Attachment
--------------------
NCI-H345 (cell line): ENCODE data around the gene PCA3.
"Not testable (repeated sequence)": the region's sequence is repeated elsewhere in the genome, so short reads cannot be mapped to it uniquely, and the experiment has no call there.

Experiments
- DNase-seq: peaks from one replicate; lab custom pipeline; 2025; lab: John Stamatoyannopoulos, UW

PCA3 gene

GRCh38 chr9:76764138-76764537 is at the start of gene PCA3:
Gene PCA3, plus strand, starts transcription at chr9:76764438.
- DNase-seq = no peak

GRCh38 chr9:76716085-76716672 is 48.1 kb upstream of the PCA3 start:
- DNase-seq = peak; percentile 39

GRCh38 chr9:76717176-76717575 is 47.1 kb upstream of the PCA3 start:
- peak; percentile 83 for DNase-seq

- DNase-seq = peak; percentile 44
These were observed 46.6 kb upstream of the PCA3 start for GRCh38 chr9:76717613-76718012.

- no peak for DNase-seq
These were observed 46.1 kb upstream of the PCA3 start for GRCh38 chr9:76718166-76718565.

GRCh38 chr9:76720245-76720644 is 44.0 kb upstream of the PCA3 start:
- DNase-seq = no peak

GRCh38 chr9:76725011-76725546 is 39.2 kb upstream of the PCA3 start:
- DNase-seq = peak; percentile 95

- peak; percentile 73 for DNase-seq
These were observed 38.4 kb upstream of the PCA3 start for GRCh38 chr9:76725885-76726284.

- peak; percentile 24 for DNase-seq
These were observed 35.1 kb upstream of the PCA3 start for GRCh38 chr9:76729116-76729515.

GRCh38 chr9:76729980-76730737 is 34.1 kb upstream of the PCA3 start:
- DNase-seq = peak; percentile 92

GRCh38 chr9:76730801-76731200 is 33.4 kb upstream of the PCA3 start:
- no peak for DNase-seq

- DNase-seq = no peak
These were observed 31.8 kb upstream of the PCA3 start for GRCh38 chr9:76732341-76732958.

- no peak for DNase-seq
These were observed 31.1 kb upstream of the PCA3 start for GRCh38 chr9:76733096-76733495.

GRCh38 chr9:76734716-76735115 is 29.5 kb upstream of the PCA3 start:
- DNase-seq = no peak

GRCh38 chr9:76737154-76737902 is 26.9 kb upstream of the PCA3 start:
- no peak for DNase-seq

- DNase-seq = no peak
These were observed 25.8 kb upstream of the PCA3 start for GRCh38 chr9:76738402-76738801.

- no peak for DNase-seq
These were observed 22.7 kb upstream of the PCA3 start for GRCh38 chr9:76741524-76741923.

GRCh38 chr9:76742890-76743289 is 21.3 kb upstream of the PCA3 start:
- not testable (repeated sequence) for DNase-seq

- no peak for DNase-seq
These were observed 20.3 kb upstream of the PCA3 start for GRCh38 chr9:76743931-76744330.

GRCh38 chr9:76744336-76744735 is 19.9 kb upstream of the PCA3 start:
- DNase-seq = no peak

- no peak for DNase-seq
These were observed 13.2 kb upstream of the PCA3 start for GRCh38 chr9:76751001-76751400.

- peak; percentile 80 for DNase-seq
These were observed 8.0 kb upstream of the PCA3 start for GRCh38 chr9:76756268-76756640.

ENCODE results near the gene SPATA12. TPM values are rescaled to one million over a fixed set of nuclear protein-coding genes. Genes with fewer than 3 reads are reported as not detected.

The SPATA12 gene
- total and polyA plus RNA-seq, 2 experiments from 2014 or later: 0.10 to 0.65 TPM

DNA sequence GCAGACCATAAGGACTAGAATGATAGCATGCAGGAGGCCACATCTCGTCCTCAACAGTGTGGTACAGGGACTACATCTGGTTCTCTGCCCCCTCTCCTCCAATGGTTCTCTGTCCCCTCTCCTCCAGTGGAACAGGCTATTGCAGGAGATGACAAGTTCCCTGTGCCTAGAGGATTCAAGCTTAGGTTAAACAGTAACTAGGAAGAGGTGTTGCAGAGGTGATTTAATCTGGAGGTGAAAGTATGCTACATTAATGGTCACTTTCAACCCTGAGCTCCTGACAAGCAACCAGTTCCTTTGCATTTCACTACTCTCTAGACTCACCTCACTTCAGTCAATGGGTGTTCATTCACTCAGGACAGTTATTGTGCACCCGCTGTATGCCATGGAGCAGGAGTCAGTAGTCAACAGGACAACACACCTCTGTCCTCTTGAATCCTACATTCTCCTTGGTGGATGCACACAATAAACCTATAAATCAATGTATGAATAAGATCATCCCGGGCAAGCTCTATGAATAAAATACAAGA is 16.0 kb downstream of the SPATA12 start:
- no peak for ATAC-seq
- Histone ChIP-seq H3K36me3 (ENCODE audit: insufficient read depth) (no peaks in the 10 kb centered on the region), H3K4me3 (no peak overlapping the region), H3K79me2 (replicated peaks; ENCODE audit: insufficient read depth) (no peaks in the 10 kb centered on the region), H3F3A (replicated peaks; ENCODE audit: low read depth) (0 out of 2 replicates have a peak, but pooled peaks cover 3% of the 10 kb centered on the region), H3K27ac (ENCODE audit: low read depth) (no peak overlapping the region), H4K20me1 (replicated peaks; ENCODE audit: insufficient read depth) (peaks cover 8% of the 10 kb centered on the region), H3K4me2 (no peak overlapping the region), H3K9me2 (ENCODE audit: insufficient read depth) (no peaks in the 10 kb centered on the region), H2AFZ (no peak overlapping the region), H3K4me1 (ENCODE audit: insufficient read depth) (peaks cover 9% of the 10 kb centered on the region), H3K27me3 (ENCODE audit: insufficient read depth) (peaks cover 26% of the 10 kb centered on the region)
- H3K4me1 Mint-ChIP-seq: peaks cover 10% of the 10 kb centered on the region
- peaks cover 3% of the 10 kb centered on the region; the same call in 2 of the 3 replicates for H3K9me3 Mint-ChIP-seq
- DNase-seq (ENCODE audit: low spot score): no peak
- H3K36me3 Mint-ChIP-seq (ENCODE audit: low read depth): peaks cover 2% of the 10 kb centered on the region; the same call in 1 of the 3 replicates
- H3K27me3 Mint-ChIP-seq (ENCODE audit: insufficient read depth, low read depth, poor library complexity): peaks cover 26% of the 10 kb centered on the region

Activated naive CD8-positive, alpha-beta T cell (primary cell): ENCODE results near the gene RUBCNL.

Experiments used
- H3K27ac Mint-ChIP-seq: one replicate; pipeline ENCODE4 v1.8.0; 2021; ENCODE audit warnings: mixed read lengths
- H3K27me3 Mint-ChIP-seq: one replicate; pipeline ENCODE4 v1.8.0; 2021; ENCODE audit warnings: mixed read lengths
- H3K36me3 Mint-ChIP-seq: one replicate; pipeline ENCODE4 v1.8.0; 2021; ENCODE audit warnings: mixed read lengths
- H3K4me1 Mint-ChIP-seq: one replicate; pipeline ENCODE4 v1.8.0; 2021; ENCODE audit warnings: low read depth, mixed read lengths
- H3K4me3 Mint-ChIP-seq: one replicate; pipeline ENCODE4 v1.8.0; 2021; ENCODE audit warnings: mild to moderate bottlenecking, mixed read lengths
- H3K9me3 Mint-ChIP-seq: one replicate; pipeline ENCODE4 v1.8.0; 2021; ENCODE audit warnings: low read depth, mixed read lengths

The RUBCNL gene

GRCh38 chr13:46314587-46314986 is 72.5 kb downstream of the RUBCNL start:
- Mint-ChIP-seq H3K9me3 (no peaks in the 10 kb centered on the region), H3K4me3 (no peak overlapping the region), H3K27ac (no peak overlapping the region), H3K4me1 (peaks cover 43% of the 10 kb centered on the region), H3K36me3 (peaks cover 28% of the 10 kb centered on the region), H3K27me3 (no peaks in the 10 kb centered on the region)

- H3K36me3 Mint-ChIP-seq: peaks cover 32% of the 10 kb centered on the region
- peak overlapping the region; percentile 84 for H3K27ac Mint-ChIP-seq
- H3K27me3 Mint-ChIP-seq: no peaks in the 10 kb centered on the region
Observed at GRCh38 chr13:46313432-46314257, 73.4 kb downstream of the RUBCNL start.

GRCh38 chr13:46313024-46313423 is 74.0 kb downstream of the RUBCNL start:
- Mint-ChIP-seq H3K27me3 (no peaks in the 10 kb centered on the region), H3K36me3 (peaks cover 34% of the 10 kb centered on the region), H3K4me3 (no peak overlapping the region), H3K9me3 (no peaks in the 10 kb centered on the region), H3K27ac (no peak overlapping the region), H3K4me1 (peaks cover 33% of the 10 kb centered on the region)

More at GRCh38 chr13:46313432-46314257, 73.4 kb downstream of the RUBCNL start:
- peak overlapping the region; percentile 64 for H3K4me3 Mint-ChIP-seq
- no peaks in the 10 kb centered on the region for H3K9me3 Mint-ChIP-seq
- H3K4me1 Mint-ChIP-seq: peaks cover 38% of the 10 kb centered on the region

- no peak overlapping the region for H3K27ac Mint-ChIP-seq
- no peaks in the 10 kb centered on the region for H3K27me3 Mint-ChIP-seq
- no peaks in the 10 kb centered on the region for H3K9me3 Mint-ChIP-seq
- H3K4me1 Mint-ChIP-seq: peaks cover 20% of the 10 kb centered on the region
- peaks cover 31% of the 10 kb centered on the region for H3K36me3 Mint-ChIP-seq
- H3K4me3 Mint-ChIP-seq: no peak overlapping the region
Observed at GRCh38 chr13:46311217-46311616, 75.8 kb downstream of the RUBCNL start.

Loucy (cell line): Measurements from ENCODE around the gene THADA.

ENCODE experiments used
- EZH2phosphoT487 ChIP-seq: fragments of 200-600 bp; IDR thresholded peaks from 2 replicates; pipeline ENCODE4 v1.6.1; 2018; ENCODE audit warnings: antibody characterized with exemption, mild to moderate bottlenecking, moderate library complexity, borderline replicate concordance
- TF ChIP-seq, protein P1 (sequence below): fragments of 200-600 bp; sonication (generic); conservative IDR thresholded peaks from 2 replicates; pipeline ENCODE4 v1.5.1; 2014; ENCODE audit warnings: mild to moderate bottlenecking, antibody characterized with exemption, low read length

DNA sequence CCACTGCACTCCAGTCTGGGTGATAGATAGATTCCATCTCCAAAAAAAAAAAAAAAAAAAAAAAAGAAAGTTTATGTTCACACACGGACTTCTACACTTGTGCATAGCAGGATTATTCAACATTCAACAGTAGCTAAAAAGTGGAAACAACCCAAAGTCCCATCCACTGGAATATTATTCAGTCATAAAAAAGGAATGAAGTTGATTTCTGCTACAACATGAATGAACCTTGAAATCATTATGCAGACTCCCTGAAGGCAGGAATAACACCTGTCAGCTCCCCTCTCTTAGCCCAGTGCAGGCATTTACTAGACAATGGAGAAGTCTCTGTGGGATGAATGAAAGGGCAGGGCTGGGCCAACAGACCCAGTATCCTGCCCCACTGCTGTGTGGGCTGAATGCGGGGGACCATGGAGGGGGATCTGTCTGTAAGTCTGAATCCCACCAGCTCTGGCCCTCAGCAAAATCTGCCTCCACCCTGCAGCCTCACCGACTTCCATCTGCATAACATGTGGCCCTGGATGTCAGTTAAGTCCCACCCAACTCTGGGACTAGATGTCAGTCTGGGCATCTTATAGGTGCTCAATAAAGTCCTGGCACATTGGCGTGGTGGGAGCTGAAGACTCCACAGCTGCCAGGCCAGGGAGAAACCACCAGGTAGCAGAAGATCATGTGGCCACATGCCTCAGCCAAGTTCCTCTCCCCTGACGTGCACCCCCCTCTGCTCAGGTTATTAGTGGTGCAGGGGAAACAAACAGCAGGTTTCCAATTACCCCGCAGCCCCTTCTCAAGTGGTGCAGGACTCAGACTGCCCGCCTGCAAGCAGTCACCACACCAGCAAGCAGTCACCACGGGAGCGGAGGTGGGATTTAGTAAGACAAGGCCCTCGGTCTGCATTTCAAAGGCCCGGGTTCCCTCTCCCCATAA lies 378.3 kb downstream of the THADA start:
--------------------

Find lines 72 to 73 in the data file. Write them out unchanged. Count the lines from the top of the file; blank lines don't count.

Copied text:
- Mint-ChIP-seq H3K9me3 (no peaks in the 10 kb centered on the region), H3K4me3 (no peak overlapping the region), H3K27ac (no peak overlapping the region), H3K4me1 (peaks cover 43% of the 10 kb centered on the region), H3K36me3 (peaks cover 28% of the 10 kb centered on the region), H3K27me3 (no peaks in the 10 kb centered on the region)

- H3K36me3 Mint-ChIP-seq: peaks cover 32% of the 10 kb centered on the region